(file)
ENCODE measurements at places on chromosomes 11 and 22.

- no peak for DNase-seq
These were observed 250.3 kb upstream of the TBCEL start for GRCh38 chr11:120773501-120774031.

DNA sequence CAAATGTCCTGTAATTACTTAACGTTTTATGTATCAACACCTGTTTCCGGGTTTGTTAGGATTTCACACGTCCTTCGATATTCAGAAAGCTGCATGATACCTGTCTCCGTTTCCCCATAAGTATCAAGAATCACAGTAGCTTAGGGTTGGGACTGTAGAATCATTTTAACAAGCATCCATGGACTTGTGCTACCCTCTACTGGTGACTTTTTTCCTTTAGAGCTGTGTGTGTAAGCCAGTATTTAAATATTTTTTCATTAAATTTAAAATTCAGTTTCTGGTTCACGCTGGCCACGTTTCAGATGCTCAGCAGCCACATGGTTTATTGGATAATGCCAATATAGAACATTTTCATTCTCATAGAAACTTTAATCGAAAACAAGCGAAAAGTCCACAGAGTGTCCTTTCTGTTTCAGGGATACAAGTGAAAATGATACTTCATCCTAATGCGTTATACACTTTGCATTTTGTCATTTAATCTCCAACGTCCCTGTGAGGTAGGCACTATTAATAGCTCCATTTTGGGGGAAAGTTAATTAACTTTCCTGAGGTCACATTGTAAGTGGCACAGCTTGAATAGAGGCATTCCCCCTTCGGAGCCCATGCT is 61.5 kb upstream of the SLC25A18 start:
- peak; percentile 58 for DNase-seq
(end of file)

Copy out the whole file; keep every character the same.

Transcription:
ENCODE measurements at places on chromosomes 11 and 22.

- no peak for DNase-seq
These were observed 250.3 kb upstream of the TBCEL start for GRCh38 chr11:120773501-120774031.

DNA sequence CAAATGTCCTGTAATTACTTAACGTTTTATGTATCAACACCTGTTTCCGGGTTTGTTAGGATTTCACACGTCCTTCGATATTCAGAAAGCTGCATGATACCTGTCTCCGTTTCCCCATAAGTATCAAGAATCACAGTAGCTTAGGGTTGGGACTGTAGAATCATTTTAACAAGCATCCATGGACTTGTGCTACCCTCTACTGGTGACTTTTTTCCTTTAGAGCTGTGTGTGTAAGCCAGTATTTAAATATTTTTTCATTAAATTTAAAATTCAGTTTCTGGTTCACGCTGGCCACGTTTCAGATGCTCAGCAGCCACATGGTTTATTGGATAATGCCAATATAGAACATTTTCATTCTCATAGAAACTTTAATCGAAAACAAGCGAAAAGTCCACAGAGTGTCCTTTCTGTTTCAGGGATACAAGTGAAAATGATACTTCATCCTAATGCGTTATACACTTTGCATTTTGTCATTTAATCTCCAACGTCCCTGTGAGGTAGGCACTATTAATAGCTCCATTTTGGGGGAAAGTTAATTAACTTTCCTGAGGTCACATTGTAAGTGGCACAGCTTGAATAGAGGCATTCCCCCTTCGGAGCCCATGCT is 61.5 kb upstream of the SLC25A18 start:
- peak; percentile 58 for DNase-seq